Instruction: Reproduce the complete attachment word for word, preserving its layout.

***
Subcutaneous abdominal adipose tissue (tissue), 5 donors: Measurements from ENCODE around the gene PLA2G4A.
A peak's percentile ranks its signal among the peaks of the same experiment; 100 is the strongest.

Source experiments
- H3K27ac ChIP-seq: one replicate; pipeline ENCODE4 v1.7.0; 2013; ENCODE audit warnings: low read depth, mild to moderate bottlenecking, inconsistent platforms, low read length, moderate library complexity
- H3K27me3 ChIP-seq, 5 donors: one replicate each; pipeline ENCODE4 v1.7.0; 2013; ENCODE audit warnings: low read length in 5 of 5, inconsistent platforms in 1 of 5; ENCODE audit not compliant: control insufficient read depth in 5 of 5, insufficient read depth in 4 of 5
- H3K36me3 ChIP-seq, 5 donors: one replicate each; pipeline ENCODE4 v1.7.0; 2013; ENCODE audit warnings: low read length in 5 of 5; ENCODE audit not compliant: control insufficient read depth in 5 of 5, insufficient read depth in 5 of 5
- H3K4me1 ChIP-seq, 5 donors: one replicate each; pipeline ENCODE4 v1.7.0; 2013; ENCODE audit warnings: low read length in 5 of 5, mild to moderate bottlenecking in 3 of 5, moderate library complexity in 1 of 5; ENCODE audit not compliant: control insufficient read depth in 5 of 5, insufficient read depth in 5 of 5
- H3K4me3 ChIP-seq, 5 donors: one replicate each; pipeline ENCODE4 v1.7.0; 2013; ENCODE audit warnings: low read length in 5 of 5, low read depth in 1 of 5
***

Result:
Subcutaneous abdominal adipose tissue (tissue), 5 donors: Measurements from ENCODE around the gene PLA2G4A.
A peak's percentile ranks its signal among the peaks of the same experiment; 100 is the strongest.

Source experiments
- H3K27ac ChIP-seq: one replicate; pipeline ENCODE4 v1.7.0; 2013; ENCODE audit warnings: low read depth, mild to moderate bottlenecking, inconsistent platforms, low read length, moderate library complexity
- H3K27me3 ChIP-seq, 5 donors: one replicate each; pipeline ENCODE4 v1.7.0; 2013; ENCODE audit warnings: low read length in 5 of 5, inconsistent platforms in 1 of 5; ENCODE audit not compliant: control insufficient read depth in 5 of 5, insufficient read depth in 4 of 5
- H3K36me3 ChIP-seq, 5 donors: one replicate each; pipeline ENCODE4 v1.7.0; 2013; ENCODE audit warnings: low read length in 5 of 5; ENCODE audit not compliant: control insufficient read depth in 5 of 5, insufficient read depth in 5 of 5
- H3K4me1 ChIP-seq, 5 donors: one replicate each; pipeline ENCODE4 v1.7.0; 2013; ENCODE audit warnings: low read length in 5 of 5, mild to moderate bottlenecking in 3 of 5, moderate library complexity in 1 of 5; ENCODE audit not compliant: control insufficient read depth in 5 of 5, insufficient read depth in 5 of 5
- H3K4me3 ChIP-seq, 5 donors: one replicate each; pipeline ENCODE4 v1.7.0; 2013; ENCODE audit warnings: low read length in 5 of 5, low read depth in 1 of 5